When you say the name Sam Davis most people assume you are referencing Sammy Davis Jr.; the Frank Sinatra contemporary and member of The Ratpack. But the Sam Davis I think of is a confederate Civil War hero who was hung at the ripe old age of 21 because he would not disclose highly sensitive information about the Confederacy. His youthfulness and calm demeanor made his Union captors uncomfortable and they pleaded with him to just give in so that his death would not be on their conscience. On the day of his execution the officer in charge was so bothered by his orders that he had trouble going through with them and asked Davis why he wouldn’t relent.
Davis famously replied by saying: “I would rather die a thousand deaths than ever betray a friend. Officer, I did my duty. Now, you do yours.” I love that quote and I would like to think I would have reacted the same way but who knows. Think about who you were at age 21 and ask yourself how you would have handled that situation. Better yet, think about what the average 21 year old in our current society would do if they were placed in that situation. As Bob Dylan said…“the times they are a changing.” As someone who grew up in the Deep South the common misconceptions outsiders have about our region of the country can be very frustrating. That having been said, I would like to share a very eloquent quote about the South by Edward W. Carmack, a United States Senator from Tennessee.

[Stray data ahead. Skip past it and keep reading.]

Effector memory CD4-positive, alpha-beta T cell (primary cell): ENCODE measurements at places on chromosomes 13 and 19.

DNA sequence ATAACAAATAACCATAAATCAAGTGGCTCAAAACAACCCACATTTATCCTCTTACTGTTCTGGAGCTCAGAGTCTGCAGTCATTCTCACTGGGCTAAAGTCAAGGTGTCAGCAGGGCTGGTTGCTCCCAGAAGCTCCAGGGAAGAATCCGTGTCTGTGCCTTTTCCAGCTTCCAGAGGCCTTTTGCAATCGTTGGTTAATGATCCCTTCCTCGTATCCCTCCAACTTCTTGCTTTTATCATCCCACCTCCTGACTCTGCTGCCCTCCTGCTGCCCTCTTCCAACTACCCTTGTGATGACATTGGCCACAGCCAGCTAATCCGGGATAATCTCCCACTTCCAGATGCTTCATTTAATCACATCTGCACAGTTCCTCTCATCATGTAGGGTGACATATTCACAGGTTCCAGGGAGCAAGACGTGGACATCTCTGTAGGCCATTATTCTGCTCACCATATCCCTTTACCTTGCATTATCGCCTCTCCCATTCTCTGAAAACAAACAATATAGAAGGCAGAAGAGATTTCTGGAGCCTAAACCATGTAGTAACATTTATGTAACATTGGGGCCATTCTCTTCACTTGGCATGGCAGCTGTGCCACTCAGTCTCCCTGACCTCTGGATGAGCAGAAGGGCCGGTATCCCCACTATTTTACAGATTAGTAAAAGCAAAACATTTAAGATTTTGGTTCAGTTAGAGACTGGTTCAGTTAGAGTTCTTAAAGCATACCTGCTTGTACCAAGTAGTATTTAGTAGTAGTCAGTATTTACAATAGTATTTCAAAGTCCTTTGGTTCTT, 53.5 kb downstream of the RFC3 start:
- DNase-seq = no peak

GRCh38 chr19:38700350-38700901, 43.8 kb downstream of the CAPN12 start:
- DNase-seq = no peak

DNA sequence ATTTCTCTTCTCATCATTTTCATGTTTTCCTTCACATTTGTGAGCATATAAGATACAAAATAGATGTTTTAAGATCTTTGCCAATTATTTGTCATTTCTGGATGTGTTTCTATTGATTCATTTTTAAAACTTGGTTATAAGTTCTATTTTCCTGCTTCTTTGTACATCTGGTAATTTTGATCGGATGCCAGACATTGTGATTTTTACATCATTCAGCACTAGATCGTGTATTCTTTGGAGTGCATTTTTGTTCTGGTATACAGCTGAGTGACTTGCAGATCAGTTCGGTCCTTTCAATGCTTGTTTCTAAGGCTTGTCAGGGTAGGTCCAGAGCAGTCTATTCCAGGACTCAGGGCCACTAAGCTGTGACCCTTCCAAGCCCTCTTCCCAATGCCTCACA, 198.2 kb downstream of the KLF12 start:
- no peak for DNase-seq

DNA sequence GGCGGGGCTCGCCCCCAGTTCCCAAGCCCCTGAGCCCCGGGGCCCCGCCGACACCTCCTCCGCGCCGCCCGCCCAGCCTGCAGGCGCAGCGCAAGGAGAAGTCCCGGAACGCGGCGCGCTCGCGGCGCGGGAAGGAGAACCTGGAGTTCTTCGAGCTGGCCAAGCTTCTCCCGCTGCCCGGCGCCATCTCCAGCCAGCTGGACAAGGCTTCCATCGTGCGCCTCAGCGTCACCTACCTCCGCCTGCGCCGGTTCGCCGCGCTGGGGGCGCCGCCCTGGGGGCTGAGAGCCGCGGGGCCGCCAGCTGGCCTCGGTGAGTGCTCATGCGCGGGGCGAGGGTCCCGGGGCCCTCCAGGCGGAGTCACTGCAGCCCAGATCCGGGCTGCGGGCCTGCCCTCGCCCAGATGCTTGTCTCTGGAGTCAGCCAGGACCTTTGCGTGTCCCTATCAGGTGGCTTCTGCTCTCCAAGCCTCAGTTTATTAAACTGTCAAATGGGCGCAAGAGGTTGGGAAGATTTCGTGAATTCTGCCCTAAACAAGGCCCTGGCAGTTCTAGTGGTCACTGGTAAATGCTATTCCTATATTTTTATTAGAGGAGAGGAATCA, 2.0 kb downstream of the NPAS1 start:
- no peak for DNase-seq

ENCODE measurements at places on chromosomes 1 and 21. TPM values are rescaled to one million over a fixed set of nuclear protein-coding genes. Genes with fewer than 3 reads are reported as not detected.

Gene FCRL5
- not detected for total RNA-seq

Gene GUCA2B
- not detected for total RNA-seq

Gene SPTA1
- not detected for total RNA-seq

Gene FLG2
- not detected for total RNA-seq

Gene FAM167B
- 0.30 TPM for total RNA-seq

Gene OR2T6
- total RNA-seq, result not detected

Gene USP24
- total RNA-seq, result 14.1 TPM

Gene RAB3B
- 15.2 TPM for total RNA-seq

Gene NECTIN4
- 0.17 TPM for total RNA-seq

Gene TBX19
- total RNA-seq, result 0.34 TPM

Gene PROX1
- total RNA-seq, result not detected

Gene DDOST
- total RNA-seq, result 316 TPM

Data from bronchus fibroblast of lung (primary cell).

“The south is a land that has known sorrows; it is a land that has broken the ashen crust and moistened it with tears; a land scarred and riven by the plowshare of war and billowed with the graves of her dead; but a land of legend, a land of song, a land of hallowed and heroic memories. To that land every drop of my blood, every fiber of my being, every pulsation of my heart, is consecrated forever. I was born of her womb; I was nurtured at her breast; and when my last hour shall come, I pray God that I may be pillowed upon her bosom and rocked to sleep within her tender and encircling arms.”